â€œThe Thief, the Chief and the Magiâ€ started out as a one-man radio show and grew into a full blown play complete with ragtime melodies and derby hats.
â€œWeâ€™re having a good time with it,â€ said Barrie Howard, a Lincolnton local who wrote and directed the play. â€œWeâ€™re laughing a lot.â€
â€œThe Thief, the Chief and the Magiâ€ is made up of three acts based on O. Henryâ€™s stories â€œA Retrieved Reformation,â€ â€œThe Ransom of Red Chiefâ€ and â€œThe Gift of the Magi.â€
The play will be performed on Saturday at Gaston County Public Library at 2 p.m. and at the Florence S. Shanklin Branch Library at 7 p.m. A Sunday performance will take place at St. Lukeâ€™s Episcopal Church at 2 p.m.
Lincoln Countyâ€™s Charles R. Jonas Library will receive the play on Dec. 18 at 2 p.m. All performances are free.
Interspersed throughout the show are 10 original ragtime tunes penned by Howard, who strums his guitar and sings along with the main actors.
This is the third play Howard has written. Although it was originally a radio production, over the course of six months, he changed it into a musical with a potential cast of 25.
For now, the fledgling show has a cast of four, all of whom Howard knows personally.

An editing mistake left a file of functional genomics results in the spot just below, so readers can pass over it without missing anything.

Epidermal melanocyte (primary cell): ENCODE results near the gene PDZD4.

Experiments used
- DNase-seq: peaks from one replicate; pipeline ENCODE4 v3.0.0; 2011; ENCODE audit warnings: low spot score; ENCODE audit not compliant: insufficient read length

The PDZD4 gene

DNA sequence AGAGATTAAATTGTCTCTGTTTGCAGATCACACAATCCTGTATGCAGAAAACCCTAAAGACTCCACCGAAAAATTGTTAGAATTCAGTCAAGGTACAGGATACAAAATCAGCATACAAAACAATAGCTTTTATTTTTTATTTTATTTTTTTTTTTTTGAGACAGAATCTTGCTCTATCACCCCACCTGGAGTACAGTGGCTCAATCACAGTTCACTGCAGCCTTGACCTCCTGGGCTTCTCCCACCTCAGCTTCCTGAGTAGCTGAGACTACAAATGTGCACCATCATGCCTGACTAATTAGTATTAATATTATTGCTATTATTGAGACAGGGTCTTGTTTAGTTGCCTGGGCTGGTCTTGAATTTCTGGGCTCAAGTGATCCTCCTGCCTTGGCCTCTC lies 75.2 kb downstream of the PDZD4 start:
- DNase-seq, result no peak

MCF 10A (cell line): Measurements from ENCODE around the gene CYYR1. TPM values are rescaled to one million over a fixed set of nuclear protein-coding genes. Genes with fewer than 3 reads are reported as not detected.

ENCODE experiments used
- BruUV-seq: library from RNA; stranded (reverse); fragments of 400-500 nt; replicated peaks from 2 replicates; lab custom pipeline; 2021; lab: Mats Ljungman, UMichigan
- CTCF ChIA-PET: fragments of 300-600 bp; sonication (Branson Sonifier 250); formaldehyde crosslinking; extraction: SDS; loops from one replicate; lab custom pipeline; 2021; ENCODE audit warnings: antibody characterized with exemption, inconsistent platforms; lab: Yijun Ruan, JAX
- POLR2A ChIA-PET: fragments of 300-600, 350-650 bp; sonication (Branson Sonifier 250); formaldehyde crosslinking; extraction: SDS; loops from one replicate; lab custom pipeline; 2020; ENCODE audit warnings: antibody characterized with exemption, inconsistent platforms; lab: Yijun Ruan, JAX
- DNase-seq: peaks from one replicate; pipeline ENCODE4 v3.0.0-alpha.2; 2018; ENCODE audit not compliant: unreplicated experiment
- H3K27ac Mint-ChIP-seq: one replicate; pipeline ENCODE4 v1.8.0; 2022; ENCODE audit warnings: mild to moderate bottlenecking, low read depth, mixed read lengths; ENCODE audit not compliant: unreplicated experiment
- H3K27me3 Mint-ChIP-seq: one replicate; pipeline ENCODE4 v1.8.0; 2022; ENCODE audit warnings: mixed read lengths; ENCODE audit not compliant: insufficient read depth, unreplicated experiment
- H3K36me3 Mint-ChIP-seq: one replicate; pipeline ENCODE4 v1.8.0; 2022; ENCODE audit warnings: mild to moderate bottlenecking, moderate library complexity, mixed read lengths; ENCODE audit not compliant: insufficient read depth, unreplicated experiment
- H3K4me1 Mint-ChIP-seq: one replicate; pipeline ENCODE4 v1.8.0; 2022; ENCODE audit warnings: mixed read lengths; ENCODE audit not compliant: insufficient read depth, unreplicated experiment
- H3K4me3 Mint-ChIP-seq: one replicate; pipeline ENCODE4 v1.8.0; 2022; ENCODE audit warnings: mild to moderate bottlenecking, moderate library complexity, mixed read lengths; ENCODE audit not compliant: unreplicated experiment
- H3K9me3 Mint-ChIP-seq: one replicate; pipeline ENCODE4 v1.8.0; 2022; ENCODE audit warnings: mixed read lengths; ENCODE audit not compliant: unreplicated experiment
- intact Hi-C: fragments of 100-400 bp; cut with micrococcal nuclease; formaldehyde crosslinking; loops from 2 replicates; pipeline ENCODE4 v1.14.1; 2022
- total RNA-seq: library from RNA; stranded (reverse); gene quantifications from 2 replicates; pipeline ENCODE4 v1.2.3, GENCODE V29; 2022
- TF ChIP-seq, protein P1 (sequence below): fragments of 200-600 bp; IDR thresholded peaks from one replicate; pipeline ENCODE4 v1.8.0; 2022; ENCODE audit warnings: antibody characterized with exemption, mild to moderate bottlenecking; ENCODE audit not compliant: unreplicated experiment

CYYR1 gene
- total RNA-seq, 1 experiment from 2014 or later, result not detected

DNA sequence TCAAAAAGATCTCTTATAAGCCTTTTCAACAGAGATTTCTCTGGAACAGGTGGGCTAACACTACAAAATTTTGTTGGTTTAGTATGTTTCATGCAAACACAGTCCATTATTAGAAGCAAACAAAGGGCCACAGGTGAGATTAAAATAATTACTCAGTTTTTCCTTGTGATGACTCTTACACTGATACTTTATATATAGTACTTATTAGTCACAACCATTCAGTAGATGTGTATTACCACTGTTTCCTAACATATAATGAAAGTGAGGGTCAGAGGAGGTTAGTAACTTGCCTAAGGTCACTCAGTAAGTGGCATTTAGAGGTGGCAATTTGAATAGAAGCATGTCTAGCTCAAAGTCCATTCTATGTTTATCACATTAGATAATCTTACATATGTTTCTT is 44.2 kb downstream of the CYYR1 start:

Cyndi Turbyfill, Howardâ€™s granddaughter, plays the part of Red Chief, a boy who terrorizes his kidnappers. Diane Turbyfill / LTN Photo
Cyndi Turbyfill, Howardâ€™s granddaughter has the youngest role, and Rodney Robbins and Bethany Falls play the lead adult parts. All the actors have multiple roles.
Cyndi plays a sweet little girl, a terror of a little boy and a street smart pickpocket. True to her blood, she has acted in many shows throughout her 11 years, and she enjoys working with Howard.
â€œHeâ€™s my grandpa, and if I have problems I can tell him and not feel bad,â€ she said.
Her favorite role is Red Chief, a little boy who runs around with a tomahawk and gives his kidnappers more trouble than they bargained for. â€œThe Chiefâ€ section of the play is also Howardâ€™s favorite.
â€œRed Chief is just so goofy, and the characters are so funny, and Iâ€™ve made them goofier,â€ he said.
Robbins is also a writer, his young adult novel â€œMy Romantic Spellâ€ was recently published, and he gives his friendâ€™s play positive reviews.
â€œI really like the way the play is written,â€ Robbins said. â€œHeâ€™s done a good job of being true to the spirit of O. Henry.â€
Robbins is also pleased that the initial run of the play will take place in small spaces.
â€œI think thatâ€™s good for a new play,â€ said Robbins. â€œThe script, I donâ€™t think needs a lot of work, but you want to start small and introduce it to people and get some feedback.â€
Howard, who makes a living as a trainer at Sprint Wireless, is excited to see his play come to life, and heâ€™s got big dreams for its future.
â€œThe plan is to let the mustache grow out so I can get the handlebar and buy a derby and be O. Henry,â€ he said.
This is by no means his last shot at writing, acting or directing. He has several ideas for new plays, including a one-man show about Winston Churchill, which he put on the back burner to write â€œThe Thief, the Chief and the Magi.â€
by Sarah Grano